When it comes to shale drilling, staying in zone is paramount for any drilling engineer and geosteerer. The higher the percentage of a wellbore “in zone,” the better its performance. Well logs and petrophysical analysis are used to define ideal landing zones to ensure optimum perforation efficiency, fracture initiation, and, most importantly, maximum production. Landing zones can be as thin as 10 ft, which is challenging to navigate in shale wells that often exceed 15,000 ft in measured depth. Enter artificial intelligence (AI).
In recent years, AI, specifically neural networks, has shown great promise to enhance our image of the subsurface. Regarding 3D seismic, AI can generate high-fidelity elastic attributes and rock property estimations in a way traditional inversion cannot. The question is if the improvement in processes and estimates is material enough to lead to better decisions and well results. In this specific instance, the use case is more clearly defining landing zones to help drillers land wells in zone. We investigate this very question using TGS’ own West Lindsey 3D survey in the Delaware Basin (Figure 1) and the TGS ARLAS well database in an AI-based inversion algorithm from Quantico Energy Solutions.
Fig 1 – West Lindsey 3D survey outline (178 sq. mi.) with TGS well spots
Seismic inversion delivers properties such as impedances and elastic moduli in addition to reservoir attributes such as porosities and pore fluid saturations. This helps assess the resource base, define well trajectories, and design hydraulic fracture treatments. Conventional inversion methods may be frequency band limited, and calibration constraints placed on the seismic require additional human interaction for interpretation that introduces potential errors. An AI method, on the other hand, does not have these constraints. In addition, it can increase seismic bandwidth, which is directly proportional to resolution. That means we can discern reservoirs even when their thickness is below seismic resolution. Geosteerers rejoice!
In the West Lindsey survey, ARLAS well logs and a stratigraphic model tied to horizon picks were used in a supervised neural network. Quantico’s well- trained algorithm follows an optimization process to determine how useful each input is in helping model prediction. It is interesting to note that this process does not result in a single “winning” model with the best balance between performance and complexity; instead, a suite of models move information through layers of connected neurons, applying weights and biases at each one to simulate the output. Our output parameters are the above mentioned acoustic impedance, compressional sonic, shear sonic and density.
In our test case, we used machine learning in both the input data as well as the inversion algorithm. TGS ARLAS well logs provide machine-learning derived log properties for intervals without measurements or log curves that weren’t acquired resulting in a full quad combo with five standard attributes (GR, Neutron Porosity, Density, Resistivity, and p-wave Sonic) for every LAS in 17 unconventional basins in the US, or over 1.5 million wells.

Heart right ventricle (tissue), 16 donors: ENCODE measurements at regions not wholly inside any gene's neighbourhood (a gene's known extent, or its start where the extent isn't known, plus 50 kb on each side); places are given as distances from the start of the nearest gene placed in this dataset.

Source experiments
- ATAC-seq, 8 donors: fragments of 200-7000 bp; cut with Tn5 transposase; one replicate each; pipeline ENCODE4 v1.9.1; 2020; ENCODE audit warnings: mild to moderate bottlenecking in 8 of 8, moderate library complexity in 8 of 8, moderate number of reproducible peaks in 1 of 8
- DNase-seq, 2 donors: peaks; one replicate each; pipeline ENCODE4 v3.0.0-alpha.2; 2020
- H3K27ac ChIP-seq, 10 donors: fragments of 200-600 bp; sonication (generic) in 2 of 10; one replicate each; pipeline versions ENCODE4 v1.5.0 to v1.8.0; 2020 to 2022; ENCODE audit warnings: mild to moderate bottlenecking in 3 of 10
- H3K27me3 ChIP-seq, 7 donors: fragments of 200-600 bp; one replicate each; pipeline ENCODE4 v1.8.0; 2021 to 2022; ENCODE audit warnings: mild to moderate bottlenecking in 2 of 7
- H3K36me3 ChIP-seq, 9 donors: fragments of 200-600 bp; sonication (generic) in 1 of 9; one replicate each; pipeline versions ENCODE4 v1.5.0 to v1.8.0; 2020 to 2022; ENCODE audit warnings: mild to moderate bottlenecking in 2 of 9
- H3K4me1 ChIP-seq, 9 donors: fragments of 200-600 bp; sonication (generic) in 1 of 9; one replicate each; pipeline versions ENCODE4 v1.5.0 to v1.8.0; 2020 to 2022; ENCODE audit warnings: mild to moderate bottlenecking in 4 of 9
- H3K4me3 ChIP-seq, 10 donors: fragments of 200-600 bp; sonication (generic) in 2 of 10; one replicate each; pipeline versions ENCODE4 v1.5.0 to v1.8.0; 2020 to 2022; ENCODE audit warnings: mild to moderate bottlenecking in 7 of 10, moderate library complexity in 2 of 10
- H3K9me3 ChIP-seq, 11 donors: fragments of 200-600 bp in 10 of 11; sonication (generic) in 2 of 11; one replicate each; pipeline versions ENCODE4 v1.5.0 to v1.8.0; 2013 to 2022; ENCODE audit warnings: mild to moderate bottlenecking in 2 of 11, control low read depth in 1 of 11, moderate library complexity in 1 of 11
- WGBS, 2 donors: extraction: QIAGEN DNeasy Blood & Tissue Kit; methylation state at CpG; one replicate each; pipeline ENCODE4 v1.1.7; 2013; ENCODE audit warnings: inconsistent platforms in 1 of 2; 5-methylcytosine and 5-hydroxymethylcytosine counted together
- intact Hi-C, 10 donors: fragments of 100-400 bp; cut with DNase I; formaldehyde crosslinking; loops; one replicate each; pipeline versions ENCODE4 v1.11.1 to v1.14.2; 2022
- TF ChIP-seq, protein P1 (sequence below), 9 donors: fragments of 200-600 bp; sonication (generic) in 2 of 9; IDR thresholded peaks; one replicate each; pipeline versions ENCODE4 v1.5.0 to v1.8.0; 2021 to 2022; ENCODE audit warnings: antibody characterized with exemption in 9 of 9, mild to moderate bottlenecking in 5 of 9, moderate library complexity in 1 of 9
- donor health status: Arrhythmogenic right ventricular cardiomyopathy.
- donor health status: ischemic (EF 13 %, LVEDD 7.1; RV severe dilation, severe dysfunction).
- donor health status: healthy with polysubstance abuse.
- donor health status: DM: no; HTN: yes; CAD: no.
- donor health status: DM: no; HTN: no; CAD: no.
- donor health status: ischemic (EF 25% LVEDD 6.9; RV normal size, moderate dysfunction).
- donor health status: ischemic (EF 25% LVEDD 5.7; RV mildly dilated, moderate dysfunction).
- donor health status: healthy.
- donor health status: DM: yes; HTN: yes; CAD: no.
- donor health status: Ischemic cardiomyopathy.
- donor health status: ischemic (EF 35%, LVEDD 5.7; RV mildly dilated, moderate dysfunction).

To make a long story short, we can reach two positive conclusions: 1) the AI inversion confidently predicts properties like p-impedance and density from seismic, and 2) it does so with higher accuracy and faster than traditional methods. This is no easy feat, especially in the Delaware Basin with challenging surface conditions, often reducing the seismic resolution at the reservoir interval, making it harder to define landing zones. Figure 2 shows a cross- section with a log trace inserted at the well location and a cross-plot between the estimated impedance from the seismic and the measured log impedance that correlates very well with the prediction. In fact, the observed correlation coefficient of 0.88 over the zone of interest is very challenging to achieve using a conventional inversion.
Fig 2 – Seismic p-impedance with log impedance.
Figure 3 shows AI derived density as a second predicted attribute with the well density log inserted. The correlation between the density from seismic and the measured density at the well over the zone of interest is 0.7. This is excellent; it is very difficult to nearly impossible to predict density from seismic data using conventional methods.
Fig 3 – Seismic density with log density
The implications of the results are quite remarkable. Artificial Intelligence can help us image the subsurface at an unprecedented resolution producing a supercharged high-resolution earth model. We can, therefore, answer the question we investigated very clearly and affirmatively. The use of AI on 3D seismic leads to more clearly defined landing zones enabling drillers to improve lateral wellbore trajectories. In turn, this results in better fracture initiation, optimized frac design, and higher productivity. These are real results with a meaningful impact because they lower the overall risk in reserve calculations and asset valuations. In the current commodity price environment, this could be the difference between slim profitability and substantial loss.